I don't think Harry Enfield particularly helped.

Part Two: Whitehouse, Woody and the Products

When you started on the circuit, did you have any inkling that you'd end up with this kind of career?

When I got on the circuit originally I was in love with the idea of Lenny Bruce without really knowing too much about him. I liked the idea that you could challenge audiences, I liked the idea that you could do things that were a little bit different. I liked the idea that you could try and talk about absolutely anything.

I did a drama degree at Breton Hall, this very arty place, which was all about academic and practical stuff. I adored it, we'd be putting on Greek tragedies at six in the morning in the middle of a wood. Dressed in togas with firebrands one minute and then going to perform sketches that we'd written that afternoon in a miners' soup kitchen the next.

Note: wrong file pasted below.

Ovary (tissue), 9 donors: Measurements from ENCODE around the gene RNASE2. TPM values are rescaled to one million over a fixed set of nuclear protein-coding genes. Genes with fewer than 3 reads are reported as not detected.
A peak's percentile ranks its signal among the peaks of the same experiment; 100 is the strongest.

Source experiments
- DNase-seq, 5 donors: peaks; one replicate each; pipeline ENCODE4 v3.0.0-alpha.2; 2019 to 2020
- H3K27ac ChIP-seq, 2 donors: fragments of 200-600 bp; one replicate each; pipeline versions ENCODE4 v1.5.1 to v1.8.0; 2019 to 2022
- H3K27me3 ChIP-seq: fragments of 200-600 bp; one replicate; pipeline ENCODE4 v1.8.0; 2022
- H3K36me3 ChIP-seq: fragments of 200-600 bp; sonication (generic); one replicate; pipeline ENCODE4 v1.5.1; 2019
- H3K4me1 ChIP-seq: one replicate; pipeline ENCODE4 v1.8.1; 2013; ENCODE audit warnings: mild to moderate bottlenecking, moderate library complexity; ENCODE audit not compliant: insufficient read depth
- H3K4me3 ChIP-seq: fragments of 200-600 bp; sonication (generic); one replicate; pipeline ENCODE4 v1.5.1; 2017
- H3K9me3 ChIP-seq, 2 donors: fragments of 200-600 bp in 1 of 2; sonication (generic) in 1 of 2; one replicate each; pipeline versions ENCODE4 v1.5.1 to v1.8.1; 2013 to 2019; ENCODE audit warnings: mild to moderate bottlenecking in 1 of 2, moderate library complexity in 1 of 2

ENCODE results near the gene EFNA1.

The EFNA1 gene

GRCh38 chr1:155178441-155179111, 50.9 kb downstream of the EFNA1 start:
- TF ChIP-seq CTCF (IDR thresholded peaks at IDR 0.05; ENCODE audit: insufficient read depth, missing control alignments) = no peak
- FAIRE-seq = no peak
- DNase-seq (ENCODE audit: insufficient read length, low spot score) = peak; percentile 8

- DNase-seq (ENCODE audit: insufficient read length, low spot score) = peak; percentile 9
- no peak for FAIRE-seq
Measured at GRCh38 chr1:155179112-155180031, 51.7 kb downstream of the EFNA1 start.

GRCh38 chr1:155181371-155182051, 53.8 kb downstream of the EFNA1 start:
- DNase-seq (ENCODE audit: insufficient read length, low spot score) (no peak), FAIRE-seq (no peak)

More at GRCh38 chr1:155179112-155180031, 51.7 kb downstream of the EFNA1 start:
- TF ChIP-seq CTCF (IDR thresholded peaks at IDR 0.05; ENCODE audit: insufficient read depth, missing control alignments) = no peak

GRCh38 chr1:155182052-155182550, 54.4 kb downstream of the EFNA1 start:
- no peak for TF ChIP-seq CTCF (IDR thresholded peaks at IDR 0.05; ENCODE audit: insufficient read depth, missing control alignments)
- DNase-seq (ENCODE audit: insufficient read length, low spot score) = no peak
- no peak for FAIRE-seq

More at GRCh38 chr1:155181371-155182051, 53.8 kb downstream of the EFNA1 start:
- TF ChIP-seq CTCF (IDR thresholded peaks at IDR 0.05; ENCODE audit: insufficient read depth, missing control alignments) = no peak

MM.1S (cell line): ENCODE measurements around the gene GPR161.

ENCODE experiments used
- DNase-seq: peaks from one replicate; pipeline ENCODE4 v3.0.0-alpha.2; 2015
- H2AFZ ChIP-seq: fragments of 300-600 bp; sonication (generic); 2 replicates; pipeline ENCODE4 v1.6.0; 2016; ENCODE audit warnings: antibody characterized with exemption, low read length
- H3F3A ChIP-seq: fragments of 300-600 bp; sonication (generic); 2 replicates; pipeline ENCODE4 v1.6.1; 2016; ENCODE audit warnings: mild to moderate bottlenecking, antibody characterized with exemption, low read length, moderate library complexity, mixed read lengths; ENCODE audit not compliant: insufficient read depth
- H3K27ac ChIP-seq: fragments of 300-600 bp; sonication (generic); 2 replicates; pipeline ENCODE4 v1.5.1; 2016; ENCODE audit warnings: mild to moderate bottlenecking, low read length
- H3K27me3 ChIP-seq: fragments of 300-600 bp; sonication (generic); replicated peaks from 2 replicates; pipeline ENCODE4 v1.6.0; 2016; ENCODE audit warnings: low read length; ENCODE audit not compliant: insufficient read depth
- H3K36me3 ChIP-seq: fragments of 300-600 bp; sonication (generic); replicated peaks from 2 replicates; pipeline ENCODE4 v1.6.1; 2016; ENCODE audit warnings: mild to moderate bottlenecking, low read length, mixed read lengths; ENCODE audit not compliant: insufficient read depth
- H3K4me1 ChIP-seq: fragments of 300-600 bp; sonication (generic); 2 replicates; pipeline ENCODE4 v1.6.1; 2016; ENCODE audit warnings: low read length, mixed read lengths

Mark Thomas. Image credit: Idil Sukan.So you could have ended up at the Opera House anyway then?

I think it was a bit too experimental to be honest - 'let's all paint ourselves and pretend that we're wild flowers drifting on the breeze'. I'd always wanted to be a comic since the age of 16. My real heroes were people like Dave Allen and Woody Allen. Those were the people I adored. There was this wonderful tension, the very well crafted art-house movies, things like Stardust Memories - an incredible film - and I was absolutely in love with Annie Hall and Manhattan, which were even better than Sleeper or Bananas. You know what I mean?

Yeah, Sleeper was sort of a gateway drug to Woody's cleverer stuff...